And so pride, or the loss of this humility, is the root of every sinand evil. It was when the now fallen angels began to look uponthemselves with self-complacency that they were led to disobedience,and were cast down from the light of heaven into outer darkness. Evenso it was, when the serpent breathed the poison of his pride, thedesire to be as God, into the hearts of our first parents, that theytoo fell from their high estate into all the wretchedness in which manis now sunk. In heaven and earth, pride, self-exaltation, is the gateand the birth, and the curse, of hell. (See Note A.)
Hence it follows that nothing can be our redemption, but therestoration of the lost humility, the original and only true relationof the creature to its God. And so Jesus came to bring humility backto earth, to make us partakers of it, and by it to save us. In heavenHe humbled Himself to become man. The humility we see in Him possessedHim in heaven; it brought Him, He brought it, from there. Here onearth 'He humbled Himself, and became obedient unto death'; Hishumility gave His death its value, and so became our redemption. Andnow the salvation He imparts is nothing less and nothing else than acommunication of His own life and death, His own disposition andspirit, His own humility, as the ground and root of His relation toGod and His redeeming work. Jesus Christ took the place and fulfilledthe destiny of man, as a creature, by His life of perfect humility.His humility is our salvation. His salvation is our humility.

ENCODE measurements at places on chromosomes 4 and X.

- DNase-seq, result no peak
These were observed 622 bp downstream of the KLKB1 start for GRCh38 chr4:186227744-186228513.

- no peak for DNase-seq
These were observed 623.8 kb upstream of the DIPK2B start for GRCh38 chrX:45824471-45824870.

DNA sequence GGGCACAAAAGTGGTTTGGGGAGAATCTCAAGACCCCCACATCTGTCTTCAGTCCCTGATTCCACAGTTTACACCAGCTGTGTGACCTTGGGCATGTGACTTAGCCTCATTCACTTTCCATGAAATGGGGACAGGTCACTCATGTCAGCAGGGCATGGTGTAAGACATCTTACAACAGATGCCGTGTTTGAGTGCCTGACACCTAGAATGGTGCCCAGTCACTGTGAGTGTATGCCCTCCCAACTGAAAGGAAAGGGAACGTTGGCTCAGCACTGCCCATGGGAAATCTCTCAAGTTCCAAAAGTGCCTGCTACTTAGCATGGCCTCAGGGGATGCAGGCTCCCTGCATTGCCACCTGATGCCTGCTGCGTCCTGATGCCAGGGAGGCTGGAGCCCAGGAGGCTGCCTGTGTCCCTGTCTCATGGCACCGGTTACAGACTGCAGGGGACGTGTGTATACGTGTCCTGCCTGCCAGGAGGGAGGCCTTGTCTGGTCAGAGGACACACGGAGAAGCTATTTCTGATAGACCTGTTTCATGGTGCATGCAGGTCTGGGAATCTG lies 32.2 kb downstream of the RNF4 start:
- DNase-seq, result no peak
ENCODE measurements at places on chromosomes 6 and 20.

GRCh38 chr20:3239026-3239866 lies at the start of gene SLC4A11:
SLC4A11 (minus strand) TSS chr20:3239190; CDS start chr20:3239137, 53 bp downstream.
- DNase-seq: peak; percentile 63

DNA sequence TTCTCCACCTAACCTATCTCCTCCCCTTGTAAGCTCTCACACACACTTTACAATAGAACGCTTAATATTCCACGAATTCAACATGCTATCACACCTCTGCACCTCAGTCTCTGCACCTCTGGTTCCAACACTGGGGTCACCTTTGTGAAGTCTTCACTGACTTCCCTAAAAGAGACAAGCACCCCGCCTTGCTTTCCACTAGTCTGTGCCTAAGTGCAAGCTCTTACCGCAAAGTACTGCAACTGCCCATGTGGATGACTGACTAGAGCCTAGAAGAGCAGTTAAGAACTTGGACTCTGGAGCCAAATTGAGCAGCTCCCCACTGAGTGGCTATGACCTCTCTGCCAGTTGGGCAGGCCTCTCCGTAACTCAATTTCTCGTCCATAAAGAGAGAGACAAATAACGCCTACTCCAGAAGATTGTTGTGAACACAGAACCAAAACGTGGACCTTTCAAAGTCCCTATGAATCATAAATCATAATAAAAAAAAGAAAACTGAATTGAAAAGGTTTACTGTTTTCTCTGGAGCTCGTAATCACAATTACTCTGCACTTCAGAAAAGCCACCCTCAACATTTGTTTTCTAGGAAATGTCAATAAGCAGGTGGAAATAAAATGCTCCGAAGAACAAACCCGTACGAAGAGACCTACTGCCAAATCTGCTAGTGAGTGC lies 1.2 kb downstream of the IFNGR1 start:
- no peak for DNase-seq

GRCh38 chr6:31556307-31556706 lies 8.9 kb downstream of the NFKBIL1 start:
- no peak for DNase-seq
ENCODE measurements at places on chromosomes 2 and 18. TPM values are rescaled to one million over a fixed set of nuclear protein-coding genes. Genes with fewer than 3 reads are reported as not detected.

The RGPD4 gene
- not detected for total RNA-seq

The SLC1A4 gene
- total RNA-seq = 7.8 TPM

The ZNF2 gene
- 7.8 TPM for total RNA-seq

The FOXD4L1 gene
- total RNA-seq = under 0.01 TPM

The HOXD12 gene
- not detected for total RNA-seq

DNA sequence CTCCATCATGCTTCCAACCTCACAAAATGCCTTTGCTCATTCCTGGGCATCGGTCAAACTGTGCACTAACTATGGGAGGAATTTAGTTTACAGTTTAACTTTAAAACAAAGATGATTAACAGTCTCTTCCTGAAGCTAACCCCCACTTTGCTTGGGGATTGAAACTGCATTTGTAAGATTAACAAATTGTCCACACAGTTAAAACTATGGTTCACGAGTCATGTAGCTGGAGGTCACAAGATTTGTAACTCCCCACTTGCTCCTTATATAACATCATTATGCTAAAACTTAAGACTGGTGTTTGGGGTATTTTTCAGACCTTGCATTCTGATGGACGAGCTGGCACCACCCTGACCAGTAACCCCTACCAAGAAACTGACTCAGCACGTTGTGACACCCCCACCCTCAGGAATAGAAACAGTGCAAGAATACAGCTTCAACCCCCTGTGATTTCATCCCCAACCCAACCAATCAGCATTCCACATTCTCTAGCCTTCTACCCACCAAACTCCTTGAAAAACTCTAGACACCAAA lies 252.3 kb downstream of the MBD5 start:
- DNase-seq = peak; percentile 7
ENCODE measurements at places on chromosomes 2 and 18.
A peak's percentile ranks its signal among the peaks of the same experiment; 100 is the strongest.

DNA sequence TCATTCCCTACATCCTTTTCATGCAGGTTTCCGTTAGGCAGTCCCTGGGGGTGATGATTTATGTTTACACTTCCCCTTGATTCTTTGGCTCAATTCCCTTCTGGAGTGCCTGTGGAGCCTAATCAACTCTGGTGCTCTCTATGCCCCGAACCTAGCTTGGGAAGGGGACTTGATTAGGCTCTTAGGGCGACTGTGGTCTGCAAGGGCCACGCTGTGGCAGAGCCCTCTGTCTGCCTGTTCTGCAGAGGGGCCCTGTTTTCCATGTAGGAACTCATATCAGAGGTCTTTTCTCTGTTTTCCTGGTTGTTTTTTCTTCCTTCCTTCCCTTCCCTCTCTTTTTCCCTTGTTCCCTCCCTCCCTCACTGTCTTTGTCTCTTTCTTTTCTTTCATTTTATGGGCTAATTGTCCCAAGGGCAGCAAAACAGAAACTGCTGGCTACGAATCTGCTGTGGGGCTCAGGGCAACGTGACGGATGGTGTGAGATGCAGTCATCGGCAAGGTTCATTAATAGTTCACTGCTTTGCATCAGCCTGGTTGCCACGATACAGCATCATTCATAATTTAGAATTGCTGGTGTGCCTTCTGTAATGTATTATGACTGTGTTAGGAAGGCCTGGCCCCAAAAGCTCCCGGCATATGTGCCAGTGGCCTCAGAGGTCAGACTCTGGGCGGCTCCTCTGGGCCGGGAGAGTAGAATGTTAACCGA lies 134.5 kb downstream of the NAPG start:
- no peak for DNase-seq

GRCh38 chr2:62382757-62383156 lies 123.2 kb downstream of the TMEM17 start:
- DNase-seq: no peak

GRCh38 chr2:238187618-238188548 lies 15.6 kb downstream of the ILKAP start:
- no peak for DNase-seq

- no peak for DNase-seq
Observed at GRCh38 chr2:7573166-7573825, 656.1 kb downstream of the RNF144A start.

And so the life of the saved ones, of the saints, must needs bear thisstamp of deliverance from sin, and full restoration to their originalstate; their whole relation to God and man marked by an all-pervadinghumility. Without this there can be no true abiding in God's presence,or experience of His favour and the power of His Spirit; without thisno abiding faith, or love or joy or strength. Humility is the onlysoil in which the graces root; the lack of humility is the sufficientexplanation of every defect and failure. Humility is not so much agrace or virtue along with others; it is the root of all, because italone takes the right attitude before God, and allows Him as God to doall.